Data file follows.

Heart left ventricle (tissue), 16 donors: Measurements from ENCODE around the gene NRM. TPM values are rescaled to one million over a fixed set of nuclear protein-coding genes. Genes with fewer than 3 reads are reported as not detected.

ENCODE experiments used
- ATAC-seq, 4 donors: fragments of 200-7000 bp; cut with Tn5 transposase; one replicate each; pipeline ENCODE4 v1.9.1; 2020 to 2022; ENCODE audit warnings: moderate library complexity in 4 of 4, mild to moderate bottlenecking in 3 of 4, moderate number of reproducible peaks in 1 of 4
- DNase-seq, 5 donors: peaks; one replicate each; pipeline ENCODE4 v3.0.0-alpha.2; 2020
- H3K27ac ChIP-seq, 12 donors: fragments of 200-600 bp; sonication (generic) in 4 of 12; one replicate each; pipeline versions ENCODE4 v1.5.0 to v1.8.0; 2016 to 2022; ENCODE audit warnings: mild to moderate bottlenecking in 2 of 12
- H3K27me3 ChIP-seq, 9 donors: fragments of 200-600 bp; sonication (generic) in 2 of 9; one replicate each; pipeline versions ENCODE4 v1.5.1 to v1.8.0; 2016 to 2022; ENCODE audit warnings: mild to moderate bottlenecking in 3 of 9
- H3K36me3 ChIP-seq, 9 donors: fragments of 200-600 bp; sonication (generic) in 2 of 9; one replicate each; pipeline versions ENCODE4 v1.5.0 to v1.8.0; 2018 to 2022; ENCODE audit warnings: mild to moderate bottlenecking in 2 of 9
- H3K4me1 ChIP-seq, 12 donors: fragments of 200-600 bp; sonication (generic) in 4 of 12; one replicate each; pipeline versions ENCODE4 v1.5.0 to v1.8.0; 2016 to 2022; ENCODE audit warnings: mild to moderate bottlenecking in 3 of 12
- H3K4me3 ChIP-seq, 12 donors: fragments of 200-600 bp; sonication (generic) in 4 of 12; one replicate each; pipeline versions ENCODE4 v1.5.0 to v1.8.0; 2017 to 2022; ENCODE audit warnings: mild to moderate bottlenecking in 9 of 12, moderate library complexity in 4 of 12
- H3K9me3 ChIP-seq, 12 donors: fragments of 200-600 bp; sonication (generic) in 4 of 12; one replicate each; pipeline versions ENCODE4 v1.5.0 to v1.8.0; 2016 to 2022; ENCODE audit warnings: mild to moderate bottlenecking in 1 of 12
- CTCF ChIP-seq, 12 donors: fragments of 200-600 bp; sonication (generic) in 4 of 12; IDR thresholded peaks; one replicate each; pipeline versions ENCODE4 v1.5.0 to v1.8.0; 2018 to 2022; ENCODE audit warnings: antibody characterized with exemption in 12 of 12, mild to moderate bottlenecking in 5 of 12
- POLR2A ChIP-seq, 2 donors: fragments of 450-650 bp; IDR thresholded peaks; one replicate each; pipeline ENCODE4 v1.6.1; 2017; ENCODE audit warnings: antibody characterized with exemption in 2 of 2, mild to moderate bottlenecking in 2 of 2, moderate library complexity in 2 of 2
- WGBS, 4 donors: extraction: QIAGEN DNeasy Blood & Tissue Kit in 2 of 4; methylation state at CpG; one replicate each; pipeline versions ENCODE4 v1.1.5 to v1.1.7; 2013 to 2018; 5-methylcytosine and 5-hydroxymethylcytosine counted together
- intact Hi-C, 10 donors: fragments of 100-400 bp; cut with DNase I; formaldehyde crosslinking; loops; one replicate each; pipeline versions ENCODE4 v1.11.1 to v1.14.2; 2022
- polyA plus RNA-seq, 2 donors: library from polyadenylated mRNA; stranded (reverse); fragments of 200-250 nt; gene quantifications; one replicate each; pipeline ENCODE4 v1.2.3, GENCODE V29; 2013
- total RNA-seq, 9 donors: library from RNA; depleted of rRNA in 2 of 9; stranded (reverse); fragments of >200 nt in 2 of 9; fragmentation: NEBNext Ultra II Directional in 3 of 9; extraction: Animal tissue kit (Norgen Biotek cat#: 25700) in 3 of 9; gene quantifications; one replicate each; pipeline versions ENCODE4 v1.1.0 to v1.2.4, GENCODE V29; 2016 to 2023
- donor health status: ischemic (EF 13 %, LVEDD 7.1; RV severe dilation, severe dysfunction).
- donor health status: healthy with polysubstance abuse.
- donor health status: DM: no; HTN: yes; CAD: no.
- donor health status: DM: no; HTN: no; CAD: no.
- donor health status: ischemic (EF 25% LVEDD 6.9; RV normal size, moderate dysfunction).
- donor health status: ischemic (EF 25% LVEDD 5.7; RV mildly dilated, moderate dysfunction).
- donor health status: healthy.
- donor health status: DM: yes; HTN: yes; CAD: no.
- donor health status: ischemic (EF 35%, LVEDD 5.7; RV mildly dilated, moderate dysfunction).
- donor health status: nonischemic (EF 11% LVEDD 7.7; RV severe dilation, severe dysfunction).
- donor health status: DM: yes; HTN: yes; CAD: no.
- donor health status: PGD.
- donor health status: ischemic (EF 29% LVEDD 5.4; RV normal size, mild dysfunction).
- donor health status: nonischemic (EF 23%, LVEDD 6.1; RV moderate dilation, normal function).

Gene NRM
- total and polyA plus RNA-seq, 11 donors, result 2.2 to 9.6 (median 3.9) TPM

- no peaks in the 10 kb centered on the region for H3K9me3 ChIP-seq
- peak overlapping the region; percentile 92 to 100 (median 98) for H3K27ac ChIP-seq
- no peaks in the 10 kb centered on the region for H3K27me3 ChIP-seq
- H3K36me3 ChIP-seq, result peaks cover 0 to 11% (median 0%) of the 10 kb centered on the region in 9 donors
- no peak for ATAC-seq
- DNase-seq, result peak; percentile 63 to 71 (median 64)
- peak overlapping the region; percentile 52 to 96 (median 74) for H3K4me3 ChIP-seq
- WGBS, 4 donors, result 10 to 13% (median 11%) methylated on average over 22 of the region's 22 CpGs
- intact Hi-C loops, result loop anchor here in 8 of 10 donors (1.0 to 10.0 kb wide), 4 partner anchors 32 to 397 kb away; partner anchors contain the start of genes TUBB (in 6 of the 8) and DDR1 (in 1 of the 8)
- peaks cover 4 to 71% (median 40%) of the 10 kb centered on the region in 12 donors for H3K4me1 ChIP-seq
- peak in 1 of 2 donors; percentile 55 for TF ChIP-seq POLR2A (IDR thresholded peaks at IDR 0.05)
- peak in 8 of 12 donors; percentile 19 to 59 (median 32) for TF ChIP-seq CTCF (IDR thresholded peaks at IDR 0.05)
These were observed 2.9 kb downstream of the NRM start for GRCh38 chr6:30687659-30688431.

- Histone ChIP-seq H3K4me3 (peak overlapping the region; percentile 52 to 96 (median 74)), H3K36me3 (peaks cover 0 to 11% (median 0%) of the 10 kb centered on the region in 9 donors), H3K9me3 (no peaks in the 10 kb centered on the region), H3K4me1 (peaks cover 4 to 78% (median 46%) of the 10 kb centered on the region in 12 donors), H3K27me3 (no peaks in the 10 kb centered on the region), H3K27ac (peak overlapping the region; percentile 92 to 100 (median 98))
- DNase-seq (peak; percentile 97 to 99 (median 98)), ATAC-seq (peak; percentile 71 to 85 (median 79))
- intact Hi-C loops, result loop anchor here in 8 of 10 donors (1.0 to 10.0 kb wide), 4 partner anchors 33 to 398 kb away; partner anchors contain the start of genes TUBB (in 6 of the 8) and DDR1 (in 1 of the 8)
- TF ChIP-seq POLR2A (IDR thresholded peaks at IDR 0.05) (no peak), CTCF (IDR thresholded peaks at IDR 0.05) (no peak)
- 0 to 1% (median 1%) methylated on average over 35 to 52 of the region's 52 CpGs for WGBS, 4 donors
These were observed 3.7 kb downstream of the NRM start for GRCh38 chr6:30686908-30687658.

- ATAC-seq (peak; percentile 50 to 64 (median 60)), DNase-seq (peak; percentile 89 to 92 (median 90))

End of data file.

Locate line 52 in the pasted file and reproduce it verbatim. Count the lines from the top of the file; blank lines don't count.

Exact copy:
- ATAC-seq (peak; percentile 50 to 64 (median 60)), DNase-seq (peak; percentile 89 to 92 (median 90))